Congress gives in to the temptation of passing bills that are of questionable constitutionality because it's easy and convenient. Political expediency seems to trump constitutional principle. The elected branches need never defy the popular will if the courts are available to do so instead. And those members of Congress who insist that the courts should stay out of Congress's business should recognize Congress for the enabler it has become. It's a two-way street: The courts work with what Congress sends them and sometimes Congress purposely sends them unconstitutional legislation, because it is politically expedient to do so.
That's why lawmakers who know that legislation to ban flag burning violates the First Amendment regularly trot it out anyway. It is an easy way to mollify voters, while letting some other branch grapple with what the Constitution requires. As a bonus, lawmakers then can blame the courts for usurping the will of the electorate, turning an ordinary political pander into an Olympic-worthy double-pander.
So instead of pointing fingers at the court, let's call the whole relationship what it is: dysfunctional. For all its railing against the court, Congress sometimes relies on it to achieve substantive aims. The court, sheltered from political fallout, can sometimes afford to be brave when Congress cannot. But this suggests that cries of "judicial activism" from the Congress should be suspect. As is the case in any dysfunctional relationship, Congress has a vested interest in being upheld when it wants to be, and struck down when it needs to be bailed out.
The popular debates about the terms and parameters of judicial activism or restraint must be understood in institutional terms. Congress behaves strategically. When it is convenient, members of Congress will praise and advocate judicial restraint, and when it is not, they will hope for "activist" judicial intervention. Specter's argument during the Alito and Roberts hearings bears this out. It distressed him not that the court was too activist in striking down acts of Congress, but that it was too activist in striking down the wrong acts of Congress. Yet this judicial backstop serves his goals when he is unwilling to make the call.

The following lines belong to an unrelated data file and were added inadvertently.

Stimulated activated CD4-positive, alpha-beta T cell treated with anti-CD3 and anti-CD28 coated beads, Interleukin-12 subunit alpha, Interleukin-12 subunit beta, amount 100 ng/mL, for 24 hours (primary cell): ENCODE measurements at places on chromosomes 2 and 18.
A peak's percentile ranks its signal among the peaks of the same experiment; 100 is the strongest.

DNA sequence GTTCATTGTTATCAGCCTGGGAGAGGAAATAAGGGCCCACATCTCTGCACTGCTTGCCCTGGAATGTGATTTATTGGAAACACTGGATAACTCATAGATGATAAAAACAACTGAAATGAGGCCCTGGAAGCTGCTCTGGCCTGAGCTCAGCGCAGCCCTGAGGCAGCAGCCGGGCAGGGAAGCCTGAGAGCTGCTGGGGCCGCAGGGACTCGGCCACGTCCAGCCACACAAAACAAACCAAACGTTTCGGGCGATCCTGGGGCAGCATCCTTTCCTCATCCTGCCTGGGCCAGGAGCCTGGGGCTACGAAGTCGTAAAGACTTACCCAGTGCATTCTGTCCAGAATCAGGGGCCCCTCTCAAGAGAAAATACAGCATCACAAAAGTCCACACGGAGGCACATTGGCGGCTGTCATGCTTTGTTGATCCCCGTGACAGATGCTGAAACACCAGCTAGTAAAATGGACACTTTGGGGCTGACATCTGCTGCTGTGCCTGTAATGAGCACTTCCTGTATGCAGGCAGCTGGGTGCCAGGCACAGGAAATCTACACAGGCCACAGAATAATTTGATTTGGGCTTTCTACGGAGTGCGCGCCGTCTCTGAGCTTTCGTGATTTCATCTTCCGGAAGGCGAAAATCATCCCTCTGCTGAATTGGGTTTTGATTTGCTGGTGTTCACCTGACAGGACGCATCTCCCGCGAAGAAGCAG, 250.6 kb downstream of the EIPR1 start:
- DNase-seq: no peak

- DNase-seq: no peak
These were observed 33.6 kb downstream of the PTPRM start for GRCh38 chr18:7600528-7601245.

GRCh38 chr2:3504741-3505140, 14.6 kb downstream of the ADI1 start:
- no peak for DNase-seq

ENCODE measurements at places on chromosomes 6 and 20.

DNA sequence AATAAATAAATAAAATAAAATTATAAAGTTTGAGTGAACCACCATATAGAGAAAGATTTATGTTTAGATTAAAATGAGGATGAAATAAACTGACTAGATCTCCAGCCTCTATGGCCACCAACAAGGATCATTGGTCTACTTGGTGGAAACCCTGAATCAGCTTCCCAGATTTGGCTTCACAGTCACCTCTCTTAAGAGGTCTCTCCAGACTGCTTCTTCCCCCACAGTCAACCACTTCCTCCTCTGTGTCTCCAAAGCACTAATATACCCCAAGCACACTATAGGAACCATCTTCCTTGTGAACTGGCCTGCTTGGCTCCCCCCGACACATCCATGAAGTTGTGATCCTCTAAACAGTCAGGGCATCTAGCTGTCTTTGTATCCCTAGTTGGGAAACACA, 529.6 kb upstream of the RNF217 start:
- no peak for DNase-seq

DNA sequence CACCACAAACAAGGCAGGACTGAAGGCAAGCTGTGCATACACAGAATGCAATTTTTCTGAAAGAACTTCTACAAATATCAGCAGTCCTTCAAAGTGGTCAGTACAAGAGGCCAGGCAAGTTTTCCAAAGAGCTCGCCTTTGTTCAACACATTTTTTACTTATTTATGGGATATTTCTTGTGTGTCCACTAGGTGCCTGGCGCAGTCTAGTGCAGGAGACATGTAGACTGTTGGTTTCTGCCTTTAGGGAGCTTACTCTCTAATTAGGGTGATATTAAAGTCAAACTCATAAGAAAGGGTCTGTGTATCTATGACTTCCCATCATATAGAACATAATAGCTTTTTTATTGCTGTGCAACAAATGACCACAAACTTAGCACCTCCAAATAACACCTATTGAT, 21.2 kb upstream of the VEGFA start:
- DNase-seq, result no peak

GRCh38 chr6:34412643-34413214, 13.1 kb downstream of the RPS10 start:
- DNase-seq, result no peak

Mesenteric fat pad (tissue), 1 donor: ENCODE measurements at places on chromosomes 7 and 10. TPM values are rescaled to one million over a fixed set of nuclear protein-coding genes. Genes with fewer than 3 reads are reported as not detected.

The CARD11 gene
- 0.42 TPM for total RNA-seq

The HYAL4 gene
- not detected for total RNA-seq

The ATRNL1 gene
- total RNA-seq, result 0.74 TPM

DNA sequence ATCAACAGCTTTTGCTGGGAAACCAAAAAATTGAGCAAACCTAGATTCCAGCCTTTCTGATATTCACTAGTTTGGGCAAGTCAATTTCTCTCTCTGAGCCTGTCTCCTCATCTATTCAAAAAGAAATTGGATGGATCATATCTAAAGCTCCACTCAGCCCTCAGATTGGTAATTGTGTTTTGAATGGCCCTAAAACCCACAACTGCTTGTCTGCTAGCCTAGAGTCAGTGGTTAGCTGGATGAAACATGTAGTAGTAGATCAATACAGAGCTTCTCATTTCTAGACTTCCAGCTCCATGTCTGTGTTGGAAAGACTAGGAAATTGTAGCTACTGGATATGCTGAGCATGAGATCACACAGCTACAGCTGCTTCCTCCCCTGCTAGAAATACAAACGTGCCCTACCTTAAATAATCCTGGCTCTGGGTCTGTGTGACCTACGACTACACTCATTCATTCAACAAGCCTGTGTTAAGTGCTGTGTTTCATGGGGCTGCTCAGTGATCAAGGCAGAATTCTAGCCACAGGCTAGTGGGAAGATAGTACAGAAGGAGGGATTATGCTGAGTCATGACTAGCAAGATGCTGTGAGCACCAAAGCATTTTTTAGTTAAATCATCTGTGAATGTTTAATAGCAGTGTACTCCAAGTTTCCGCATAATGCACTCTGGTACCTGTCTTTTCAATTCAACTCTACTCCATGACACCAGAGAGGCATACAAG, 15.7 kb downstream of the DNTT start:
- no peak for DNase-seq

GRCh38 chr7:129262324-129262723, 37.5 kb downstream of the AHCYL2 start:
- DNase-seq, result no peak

The strategic use of the court reduces accountability, it corrupts the lawmaking process, and it is deeply cynical. Lawmakers should take their constitutional obligations seriously. And if they do not take their own obligations seriously, then they have no right to criticize the judicial branch when it does.
Should the Supreme Court bail out Congress for the unconstitutional provisions of the new detainee legislation? Once again, it has no choice. But the real question is whether the public should bail it out. We can always choose not to.
Dahlia Lithwick covers legal affairs for Slate, the online magazine at www.slate.com. Richard Schragger is a professor at the University of Virginia Law School.